In the Journals

Hysterectomy with ovarian conservation may increase risk for CV, metabolic conditions

Hysterectomy with ovarian conservation was linked to increased long-term risk for metabolic and cardiovascular conditions, particularly in women aged 35 years and younger, according to findings recently published in Menopause.

Previous studies of hysterectomy with ovarian conservation have had methodological limitations,” Shannon Laughlin-Tommaso, MD, OB-GYN at the Mayo Clinic, and colleagues wrote. “Most studies did not control for preexisting CVD which is increased in women undergoing hysterectomy. Some studies included women with a previous unilateral oophorectomy in the ovarian conservation group. Two recent studies have addressed some of these limitations, but had either limited data on preexisting CVD or short-term follow-up.”

Researchers studied 2,094 women aged older than 18 years that were part of the Rochester Epidemiology Project records-linkage system who had a hysterectomy with ovarian conservation for benign indications between 1980 and 2002. Among those, 529 were aged younger than 35 years when the hysterectomy took place, and 271 were older than 50 years. The women were matched in a 1:1 ratio by their age with a woman who had not had an oophorectomy or previous hysterectomy. The two groups were followed for a median of 21.9 years.

Laughlin-Tomasso and colleagues found that the women who had a hysterectomy and were 35 years and younger had a 4.6-fold increased risk for congestive heart failure and a 2.5-fold increased risk for coronary artery disease. In addition, all women had increased risks for: coronary artery disease (HR = 1.33; 95% CI, 1.12-1.58); obesity (HR = 1.18; 95% CI, 1.04-1.35); hyperlipidemia (HR = 1.14; 95% CI, 1.05-1.25), hypertension (HR = 1.13; 95% CI, 1.03-1.25), and cardiac arrhythmias (HR = 1.17; 95% CI, 1.05-1.32).

Researchers also wrote that CVD’s cumulative occurrence seemed to deviate between women with hysterectomy and referent women after approximately 20 years for coronary artery disease, and 5 to 15 years following hysterectomy date for several conditions.

“This is the best data to date that shows women undergoing hysterectomy have a risk of long-term disease — even when both ovaries are conserved," Laughlin-Tomasso said in a press release.

“Hysterectomy is the second most common gynecologic surgery, and most are done for benign reasons, because most physicians believe that this surgery has minimal long-term risks. With the results of this study, we encourage people to consider nonsurgical alternative therapies for fibroids, endometriosis, and prolapse, which are the leading causes of hysterectomy,” she added. - by Janel Miller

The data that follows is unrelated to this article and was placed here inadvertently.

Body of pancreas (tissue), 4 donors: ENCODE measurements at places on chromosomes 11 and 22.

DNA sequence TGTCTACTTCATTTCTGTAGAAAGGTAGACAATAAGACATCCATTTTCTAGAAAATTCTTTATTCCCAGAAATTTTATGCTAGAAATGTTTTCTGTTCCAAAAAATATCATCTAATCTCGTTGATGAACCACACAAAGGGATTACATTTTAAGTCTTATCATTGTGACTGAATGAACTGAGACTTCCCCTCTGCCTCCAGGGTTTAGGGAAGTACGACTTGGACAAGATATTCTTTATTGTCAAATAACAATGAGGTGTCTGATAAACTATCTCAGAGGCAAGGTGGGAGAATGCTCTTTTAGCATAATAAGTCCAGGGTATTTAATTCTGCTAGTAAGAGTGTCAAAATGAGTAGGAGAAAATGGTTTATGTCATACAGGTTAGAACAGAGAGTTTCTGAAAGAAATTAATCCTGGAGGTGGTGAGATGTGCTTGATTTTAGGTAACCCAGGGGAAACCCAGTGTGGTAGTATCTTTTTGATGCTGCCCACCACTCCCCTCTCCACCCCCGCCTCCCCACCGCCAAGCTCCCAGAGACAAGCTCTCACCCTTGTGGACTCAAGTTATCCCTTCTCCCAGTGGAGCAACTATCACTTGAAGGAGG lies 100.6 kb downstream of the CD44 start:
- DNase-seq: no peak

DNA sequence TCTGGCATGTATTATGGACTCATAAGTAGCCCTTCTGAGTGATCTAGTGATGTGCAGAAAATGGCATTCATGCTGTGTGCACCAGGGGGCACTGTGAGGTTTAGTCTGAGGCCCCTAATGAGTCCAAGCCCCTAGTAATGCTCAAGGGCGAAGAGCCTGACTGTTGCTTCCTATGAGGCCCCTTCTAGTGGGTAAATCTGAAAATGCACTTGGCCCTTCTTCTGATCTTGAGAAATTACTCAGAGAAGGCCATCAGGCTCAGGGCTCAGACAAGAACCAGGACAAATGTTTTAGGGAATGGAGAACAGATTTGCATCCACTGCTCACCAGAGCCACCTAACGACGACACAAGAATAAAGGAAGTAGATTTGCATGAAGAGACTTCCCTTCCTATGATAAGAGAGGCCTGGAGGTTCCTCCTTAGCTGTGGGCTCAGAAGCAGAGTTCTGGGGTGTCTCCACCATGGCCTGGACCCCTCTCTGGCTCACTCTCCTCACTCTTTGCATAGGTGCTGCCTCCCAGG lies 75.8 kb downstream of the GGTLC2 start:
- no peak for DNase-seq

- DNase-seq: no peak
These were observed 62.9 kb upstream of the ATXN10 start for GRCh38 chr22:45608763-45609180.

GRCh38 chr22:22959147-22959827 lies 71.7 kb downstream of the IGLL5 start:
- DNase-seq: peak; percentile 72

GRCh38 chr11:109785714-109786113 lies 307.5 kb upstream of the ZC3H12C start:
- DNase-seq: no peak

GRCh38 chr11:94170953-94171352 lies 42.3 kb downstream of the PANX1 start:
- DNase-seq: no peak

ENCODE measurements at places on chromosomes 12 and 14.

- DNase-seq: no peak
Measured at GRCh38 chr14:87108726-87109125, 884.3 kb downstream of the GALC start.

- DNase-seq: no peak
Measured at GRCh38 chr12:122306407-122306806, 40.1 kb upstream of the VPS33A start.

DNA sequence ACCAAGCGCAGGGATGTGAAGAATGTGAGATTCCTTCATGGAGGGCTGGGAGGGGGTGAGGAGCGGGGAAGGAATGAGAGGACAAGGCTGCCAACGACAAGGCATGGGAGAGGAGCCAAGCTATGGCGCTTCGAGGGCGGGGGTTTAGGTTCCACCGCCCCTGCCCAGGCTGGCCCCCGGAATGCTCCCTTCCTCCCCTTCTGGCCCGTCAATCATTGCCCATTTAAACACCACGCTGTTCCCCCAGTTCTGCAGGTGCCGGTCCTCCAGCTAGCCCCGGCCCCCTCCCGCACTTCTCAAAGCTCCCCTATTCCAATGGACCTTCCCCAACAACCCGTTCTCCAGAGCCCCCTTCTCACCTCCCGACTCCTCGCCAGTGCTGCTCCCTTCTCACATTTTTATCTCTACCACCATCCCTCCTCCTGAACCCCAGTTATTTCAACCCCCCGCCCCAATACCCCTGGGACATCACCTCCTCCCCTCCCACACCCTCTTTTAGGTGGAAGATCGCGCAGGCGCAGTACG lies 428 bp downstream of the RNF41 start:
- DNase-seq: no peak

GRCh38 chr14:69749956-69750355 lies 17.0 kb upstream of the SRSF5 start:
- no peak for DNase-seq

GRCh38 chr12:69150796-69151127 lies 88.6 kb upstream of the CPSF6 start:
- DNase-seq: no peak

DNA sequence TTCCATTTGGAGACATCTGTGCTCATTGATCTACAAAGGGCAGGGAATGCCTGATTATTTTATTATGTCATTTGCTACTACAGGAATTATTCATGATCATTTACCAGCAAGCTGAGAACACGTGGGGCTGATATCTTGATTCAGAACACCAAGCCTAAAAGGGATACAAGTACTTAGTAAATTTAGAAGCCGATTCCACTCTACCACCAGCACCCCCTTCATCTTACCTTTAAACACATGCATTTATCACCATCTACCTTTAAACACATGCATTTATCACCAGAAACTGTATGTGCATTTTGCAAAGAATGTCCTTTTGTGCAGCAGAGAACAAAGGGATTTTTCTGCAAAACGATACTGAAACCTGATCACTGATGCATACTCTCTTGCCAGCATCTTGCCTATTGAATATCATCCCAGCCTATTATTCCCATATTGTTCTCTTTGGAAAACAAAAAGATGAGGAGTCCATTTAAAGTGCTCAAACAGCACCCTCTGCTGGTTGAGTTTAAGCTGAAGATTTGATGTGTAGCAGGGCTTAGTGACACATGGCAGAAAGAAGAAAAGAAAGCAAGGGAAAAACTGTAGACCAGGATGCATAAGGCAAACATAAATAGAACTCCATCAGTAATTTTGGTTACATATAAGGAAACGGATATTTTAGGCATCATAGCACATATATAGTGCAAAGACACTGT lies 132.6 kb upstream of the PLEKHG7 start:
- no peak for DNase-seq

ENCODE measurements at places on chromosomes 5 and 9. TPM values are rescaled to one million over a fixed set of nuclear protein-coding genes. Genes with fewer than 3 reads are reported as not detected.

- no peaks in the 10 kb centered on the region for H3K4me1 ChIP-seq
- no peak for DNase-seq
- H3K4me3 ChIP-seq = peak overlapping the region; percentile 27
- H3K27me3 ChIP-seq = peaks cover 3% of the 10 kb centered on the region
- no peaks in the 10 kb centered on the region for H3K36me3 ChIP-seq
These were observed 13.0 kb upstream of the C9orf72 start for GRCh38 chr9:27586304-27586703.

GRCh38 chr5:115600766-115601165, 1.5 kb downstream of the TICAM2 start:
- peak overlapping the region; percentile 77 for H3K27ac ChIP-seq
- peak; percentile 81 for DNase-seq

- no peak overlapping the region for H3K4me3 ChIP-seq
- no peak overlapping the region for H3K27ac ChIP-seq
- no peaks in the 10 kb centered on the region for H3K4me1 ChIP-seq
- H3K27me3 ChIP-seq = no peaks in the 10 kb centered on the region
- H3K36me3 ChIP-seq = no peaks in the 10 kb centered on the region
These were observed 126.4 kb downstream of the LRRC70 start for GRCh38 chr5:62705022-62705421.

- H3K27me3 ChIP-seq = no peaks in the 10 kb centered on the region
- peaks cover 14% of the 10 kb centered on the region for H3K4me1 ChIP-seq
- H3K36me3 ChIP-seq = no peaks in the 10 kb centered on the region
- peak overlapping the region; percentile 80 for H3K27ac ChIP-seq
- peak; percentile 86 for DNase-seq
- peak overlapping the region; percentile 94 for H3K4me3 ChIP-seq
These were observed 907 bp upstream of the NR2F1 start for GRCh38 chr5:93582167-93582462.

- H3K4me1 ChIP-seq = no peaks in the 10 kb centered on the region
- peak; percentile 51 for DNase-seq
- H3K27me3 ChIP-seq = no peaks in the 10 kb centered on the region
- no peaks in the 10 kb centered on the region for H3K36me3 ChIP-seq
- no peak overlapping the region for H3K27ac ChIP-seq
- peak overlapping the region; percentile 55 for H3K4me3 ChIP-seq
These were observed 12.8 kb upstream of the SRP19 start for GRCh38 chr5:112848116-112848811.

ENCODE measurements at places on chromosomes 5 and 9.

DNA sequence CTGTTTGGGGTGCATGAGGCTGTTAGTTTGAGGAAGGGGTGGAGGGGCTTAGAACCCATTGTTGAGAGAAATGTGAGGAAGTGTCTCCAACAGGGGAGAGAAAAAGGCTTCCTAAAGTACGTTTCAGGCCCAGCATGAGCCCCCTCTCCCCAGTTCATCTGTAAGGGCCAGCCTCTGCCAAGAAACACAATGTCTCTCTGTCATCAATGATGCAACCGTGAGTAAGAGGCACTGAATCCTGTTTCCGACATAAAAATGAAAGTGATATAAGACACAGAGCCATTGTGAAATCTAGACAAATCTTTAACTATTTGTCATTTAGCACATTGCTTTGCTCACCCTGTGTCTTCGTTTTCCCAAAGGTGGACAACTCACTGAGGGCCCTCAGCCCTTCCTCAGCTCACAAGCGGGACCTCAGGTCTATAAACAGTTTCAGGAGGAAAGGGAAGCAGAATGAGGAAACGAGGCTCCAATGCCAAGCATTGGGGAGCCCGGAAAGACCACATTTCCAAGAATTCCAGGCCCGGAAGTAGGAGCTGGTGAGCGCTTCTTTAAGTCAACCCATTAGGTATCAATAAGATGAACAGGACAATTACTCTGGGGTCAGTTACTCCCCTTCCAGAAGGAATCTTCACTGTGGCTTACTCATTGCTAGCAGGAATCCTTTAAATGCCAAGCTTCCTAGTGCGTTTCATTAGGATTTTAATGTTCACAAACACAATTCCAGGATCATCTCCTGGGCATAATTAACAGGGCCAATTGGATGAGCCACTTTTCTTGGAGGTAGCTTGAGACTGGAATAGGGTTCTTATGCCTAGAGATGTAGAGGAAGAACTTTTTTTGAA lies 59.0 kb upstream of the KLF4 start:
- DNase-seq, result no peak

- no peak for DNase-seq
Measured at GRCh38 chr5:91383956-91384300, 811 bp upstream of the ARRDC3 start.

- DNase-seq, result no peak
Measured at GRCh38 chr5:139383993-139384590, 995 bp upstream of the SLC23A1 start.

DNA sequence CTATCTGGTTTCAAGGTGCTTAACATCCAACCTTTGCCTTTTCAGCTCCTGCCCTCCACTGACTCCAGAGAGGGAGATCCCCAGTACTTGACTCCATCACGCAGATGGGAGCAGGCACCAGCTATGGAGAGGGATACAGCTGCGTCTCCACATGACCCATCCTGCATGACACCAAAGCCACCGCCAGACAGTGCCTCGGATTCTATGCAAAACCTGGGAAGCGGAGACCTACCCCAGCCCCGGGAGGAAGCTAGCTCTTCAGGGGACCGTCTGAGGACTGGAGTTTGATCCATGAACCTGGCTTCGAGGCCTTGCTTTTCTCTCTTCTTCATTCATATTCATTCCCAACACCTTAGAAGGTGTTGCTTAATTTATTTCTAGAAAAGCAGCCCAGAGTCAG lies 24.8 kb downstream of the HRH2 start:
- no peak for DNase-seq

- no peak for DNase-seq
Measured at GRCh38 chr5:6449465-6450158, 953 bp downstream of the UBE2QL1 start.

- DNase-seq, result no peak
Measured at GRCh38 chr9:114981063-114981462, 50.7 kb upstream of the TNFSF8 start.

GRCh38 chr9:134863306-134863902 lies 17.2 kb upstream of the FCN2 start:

Disclosure: Laughlin-Tomasso reports no relevant disclosures. Please see the study for the other authors’ relevant financial disclosu

Hysterectomy with ovarian conservation was linked to increased long-term risk for metabolic and cardiovascular conditions, particularly in women aged 35 years and younger, according to findings recently published in Menopause.

Previous studies of hysterectomy with ovarian conservation have had methodological limitations,” Shannon Laughlin-Tommaso, MD, OB-GYN at the Mayo Clinic, and colleagues wrote. “Most studies did not control for preexisting CVD which is increased in women undergoing hysterectomy. Some studies included women with a previous unilateral oophorectomy in the ovarian conservation group. Two recent studies have addressed some of these limitations, but had either limited data on preexisting CVD or short-term follow-up.”

Researchers studied 2,094 women aged older than 18 years that were part of the Rochester Epidemiology Project records-linkage system who had a hysterectomy with ovarian conservation for benign indications between 1980 and 2002. Among those, 529 were aged younger than 35 years when the hysterectomy took place, and 271 were older than 50 years. The women were matched in a 1:1 ratio by their age with a woman who had not had an oophorectomy or previous hysterectomy. The two groups were followed for a median of 21.9 years.

Laughlin-Tomasso and colleagues found that the women who had a hysterectomy and were 35 years and younger had a 4.6-fold increased risk for congestive heart failure and a 2.5-fold increased risk for coronary artery disease. In addition, all women had increased risks for: coronary artery disease (HR = 1.33; 95% CI, 1.12-1.58); obesity (HR = 1.18; 95% CI, 1.04-1.35); hyperlipidemia (HR = 1.14; 95% CI, 1.05-1.25), hypertension (HR = 1.13; 95% CI, 1.03-1.25), and cardiac arrhythmias (HR = 1.17; 95% CI, 1.05-1.32).

Researchers also wrote that CVD’s cumulative occurrence seemed to deviate between women with hysterectomy and referent women after approximately 20 years for coronary artery disease, and 5 to 15 years following hysterectomy date for several conditions.

“This is the best data to date that shows women undergoing hysterectomy have a risk of long-term disease — even when both ovaries are conserved," Laughlin-Tomasso said in a press release.

“Hysterectomy is the second most common gynecologic surgery, and most are done for benign reasons, because most physicians believe that this surgery has minimal long-term risks. With the results of this study, we encourage people to consider nonsurgical alternative therapies for fibroids, endometriosis, and prolapse, which are the leading causes of hysterectomy,” she added. - by Janel Miller

Disclosure: Laughlin-Tomasso reports no relevant disclosures. Please see the study for the other authors’ relevant financial disclosu